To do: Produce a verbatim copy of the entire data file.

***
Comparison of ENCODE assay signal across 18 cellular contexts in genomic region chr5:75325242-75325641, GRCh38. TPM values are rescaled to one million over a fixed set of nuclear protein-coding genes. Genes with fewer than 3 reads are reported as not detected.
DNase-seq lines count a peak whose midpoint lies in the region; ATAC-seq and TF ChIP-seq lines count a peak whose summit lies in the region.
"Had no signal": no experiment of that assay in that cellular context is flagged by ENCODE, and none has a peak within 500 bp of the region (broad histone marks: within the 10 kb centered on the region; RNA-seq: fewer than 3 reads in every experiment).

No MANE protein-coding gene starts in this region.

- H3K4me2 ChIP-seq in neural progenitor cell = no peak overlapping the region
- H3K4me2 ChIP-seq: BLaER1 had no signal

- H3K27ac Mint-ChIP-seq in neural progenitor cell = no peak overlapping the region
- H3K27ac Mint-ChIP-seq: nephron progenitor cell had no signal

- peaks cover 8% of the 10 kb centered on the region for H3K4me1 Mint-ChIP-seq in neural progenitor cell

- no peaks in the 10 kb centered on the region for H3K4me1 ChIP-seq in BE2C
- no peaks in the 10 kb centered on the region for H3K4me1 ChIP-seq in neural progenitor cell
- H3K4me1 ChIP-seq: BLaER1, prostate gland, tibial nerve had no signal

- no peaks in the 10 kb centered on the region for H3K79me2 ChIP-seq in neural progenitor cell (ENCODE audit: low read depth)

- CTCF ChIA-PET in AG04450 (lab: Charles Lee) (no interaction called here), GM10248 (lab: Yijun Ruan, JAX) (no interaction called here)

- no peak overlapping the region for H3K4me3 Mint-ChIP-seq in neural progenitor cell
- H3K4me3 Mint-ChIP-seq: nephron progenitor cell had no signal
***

Comparison of ENCODE assay signal across 18 cellular contexts in genomic region chr5:75325242-75325641, GRCh38. TPM values are rescaled to one million over a fixed set of nuclear protein-coding genes. Genes with fewer than 3 reads are reported as not detected.
DNase-seq lines count a peak whose midpoint lies in the region; ATAC-seq and TF ChIP-seq lines count a peak whose summit lies in the region.
"Had no signal": no experiment of that assay in that cellular context is flagged by ENCODE, and none has a peak within 500 bp of the region (broad histone marks: within the 10 kb centered on the region; RNA-seq: fewer than 3 reads in every experiment).

No MANE protein-coding gene starts in this region.

- H3K4me2 ChIP-seq in neural progenitor cell = no peak overlapping the region
- H3K4me2 ChIP-seq: BLaER1 had no signal

- H3K27ac Mint-ChIP-seq in neural progenitor cell = no peak overlapping the region
- H3K27ac Mint-ChIP-seq: nephron progenitor cell had no signal

- peaks cover 8% of the 10 kb centered on the region for H3K4me1 Mint-ChIP-seq in neural progenitor cell

- no peaks in the 10 kb centered on the region for H3K4me1 ChIP-seq in BE2C
- no peaks in the 10 kb centered on the region for H3K4me1 ChIP-seq in neural progenitor cell
- H3K4me1 ChIP-seq: BLaER1, prostate gland, tibial nerve had no signal

- no peaks in the 10 kb centered on the region for H3K79me2 ChIP-seq in neural progenitor cell (ENCODE audit: low read depth)

- CTCF ChIA-PET in AG04450 (lab: Charles Lee) (no interaction called here), GM10248 (lab: Yijun Ruan, JAX) (no interaction called here)

- no peak overlapping the region for H3K4me3 Mint-ChIP-seq in neural progenitor cell
- H3K4me3 Mint-ChIP-seq: nephron progenitor cell had no signal